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Effective time management is an indispensable skill. In Time Management Fundamentals, Dave Crenshaw explains how to sensibly allocate time in order to achieve greater productivity. Dave details a set of principles for staying organized, consolidating the workspace, keeping a clear mind, and developing a time budget. Also covered are techniques for managing a full inbox, processing email, and reserving time for the most important activities. Exercise files accompany the course.
The final step of the simple "what, when, and where" processing system is, where is its home? This means that you need to decide where you're going to store a physical or digital item, and also where you need to be to perform the next step. Here are a few rules of thumb to keep in mind when answering the processing question, where is its home. The first phrase to remember is everything has a home and no visitors allowed. This means that items of a similar type should be grouped together and kept separate from everything else.
This makes it much more efficient and easy to find things and put things away in the future. What kind of home should you use? Well, you can use things like folders, boxes, shelves. The method that you use doesn't matter so much, just as long as you create clear boundaries between different items and don't mix them together. Next, what if you think you need to throw the item out? You may have heard the rule, when in doubt throw it out. I would say that's a good rule of thumb when it comes to physical items, such as pieces of paper, and so on.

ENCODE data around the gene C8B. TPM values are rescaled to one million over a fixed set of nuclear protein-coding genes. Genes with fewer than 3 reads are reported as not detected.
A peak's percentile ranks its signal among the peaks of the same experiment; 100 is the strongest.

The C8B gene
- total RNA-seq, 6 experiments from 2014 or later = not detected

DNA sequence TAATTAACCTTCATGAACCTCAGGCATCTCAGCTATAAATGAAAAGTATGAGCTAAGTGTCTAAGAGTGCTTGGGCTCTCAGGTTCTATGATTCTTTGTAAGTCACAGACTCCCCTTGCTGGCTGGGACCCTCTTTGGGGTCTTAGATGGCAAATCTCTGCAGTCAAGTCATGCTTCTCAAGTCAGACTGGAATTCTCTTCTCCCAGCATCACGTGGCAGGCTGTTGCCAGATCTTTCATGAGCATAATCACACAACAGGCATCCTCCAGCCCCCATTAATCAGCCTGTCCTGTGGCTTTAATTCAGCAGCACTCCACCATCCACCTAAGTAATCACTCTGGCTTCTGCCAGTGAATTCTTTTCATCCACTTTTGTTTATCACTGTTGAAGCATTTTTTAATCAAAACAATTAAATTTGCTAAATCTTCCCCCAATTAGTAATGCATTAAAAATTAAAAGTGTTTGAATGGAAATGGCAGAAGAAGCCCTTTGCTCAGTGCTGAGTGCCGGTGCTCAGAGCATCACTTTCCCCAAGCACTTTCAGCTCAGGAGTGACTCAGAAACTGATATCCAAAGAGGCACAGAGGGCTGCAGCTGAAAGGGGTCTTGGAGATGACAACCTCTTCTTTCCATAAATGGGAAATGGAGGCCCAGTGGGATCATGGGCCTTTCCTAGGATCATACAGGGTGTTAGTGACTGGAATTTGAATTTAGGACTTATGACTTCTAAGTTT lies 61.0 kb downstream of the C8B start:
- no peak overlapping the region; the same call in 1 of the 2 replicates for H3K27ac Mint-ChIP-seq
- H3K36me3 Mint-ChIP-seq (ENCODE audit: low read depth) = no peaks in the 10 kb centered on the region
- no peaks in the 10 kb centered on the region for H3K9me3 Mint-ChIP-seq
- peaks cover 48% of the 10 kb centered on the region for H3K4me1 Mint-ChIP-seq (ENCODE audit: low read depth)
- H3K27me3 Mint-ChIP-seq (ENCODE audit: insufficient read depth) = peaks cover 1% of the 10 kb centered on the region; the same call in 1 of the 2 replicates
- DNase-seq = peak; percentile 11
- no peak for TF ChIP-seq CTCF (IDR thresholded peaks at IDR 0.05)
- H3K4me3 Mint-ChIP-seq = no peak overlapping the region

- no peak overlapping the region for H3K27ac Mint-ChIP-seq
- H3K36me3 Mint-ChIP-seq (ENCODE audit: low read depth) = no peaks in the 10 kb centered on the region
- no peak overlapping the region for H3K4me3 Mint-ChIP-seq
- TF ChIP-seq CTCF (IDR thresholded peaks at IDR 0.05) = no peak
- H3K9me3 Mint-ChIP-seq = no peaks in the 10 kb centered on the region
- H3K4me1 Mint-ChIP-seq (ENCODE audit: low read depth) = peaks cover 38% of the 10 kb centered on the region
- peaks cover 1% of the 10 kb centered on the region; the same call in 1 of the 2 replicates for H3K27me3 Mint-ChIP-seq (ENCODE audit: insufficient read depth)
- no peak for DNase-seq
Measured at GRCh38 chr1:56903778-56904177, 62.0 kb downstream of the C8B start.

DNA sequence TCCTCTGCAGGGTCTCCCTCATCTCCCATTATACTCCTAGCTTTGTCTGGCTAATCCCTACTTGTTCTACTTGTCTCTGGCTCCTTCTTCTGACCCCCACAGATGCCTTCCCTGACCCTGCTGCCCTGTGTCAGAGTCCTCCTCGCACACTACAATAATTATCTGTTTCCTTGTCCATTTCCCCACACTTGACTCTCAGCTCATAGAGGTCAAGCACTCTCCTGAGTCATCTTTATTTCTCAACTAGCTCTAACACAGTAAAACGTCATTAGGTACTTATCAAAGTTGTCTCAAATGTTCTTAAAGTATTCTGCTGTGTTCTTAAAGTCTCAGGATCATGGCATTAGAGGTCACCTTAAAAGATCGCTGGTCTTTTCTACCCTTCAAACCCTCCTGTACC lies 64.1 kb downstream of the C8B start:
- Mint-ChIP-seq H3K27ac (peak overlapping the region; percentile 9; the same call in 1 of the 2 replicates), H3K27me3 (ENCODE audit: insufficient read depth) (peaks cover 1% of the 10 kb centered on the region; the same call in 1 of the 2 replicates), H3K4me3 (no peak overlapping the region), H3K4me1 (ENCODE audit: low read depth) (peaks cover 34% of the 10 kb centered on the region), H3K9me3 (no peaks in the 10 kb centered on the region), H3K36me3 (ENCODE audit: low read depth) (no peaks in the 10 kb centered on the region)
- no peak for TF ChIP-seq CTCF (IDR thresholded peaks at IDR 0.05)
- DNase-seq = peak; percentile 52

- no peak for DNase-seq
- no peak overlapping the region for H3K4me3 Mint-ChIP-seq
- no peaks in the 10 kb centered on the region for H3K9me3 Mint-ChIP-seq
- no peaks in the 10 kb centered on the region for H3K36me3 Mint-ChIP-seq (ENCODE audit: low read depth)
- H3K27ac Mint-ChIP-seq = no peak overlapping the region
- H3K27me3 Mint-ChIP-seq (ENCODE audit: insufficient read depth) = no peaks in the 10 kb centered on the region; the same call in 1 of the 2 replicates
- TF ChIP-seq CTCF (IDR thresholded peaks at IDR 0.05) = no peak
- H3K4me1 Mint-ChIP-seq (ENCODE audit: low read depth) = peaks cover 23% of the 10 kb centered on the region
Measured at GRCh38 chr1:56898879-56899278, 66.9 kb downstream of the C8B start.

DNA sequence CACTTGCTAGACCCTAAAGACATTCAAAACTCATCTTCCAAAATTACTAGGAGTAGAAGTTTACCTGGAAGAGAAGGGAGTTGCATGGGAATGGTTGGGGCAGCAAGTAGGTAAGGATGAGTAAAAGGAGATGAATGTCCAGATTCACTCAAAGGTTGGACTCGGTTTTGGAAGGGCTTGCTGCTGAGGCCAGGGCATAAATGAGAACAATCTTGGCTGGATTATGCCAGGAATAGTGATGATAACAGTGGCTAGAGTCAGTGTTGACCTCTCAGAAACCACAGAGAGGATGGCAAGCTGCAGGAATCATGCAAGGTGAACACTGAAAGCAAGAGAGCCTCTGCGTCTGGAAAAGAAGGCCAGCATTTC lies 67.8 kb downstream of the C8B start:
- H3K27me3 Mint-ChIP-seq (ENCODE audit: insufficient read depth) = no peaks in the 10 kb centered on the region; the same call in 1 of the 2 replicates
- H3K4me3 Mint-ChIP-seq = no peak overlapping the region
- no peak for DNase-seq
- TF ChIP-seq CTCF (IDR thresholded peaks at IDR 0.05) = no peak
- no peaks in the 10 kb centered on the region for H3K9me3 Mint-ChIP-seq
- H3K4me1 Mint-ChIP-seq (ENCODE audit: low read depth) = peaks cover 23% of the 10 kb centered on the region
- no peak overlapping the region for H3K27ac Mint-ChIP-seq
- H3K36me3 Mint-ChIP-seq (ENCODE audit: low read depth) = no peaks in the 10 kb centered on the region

When it comes to digital items though, when in doubt, keep it. The reason for this is that the cost of digital storage goes down and down every single year, and the ability for search engines to locate these items gets better and better all the time. So when it comes to physical: when in doubt, throw it out. When it comes to digital: when in doubt, keep it. This leads two another rule of thumb regarding where. Keep the information of all the contacts you have, phone numbers, emails, addresses, and so on.
Keep them all in one place that you can access at any time. If you're using a computer rather than a paper planner--which I recommend--then make sure your computer syncs easily with your mobile device. That way you don't waste time searching for those contacts again, or worse yet calling coworkers and asking them to look up information, which interrupts both of you. Another rule of thumb when deciding on the 'where' of processing includes categorizing tasks and calendar items.
Put them into groups of types of tasks, and in particular, according to where you are or what kind of resources you'll need at hand. For instance, you can group all of the tasks that could be performed on the computer into the @computer category. Or you can group all of the items that you need to shop for, into the @shopping category. This makes it easy to find them, depending on the context of where you are at the time.
You can also use a category for recurring meetings. For instance, if I have a regular meeting with Susan every single week at 10 o'clock, if I put all the items I need to discuss with her in my task list under the category of One-to-One Susan, then when I go to the meeting with Susan I can pull open the list and there they all are in one place. So to summarize, the rules of thumb for the where is its home step of processing, everything has a home and no visitors allowed.
With physical items: when in doubt, throw it out. With digital items: when in doubt, keep it. Keep all contacts in one central location, preferably mobile, and categorize all your tasks and calendar items. Use these rules of thumb to answer the where is its home question in processing, and you make it easier to both put things away and find them again quickly.
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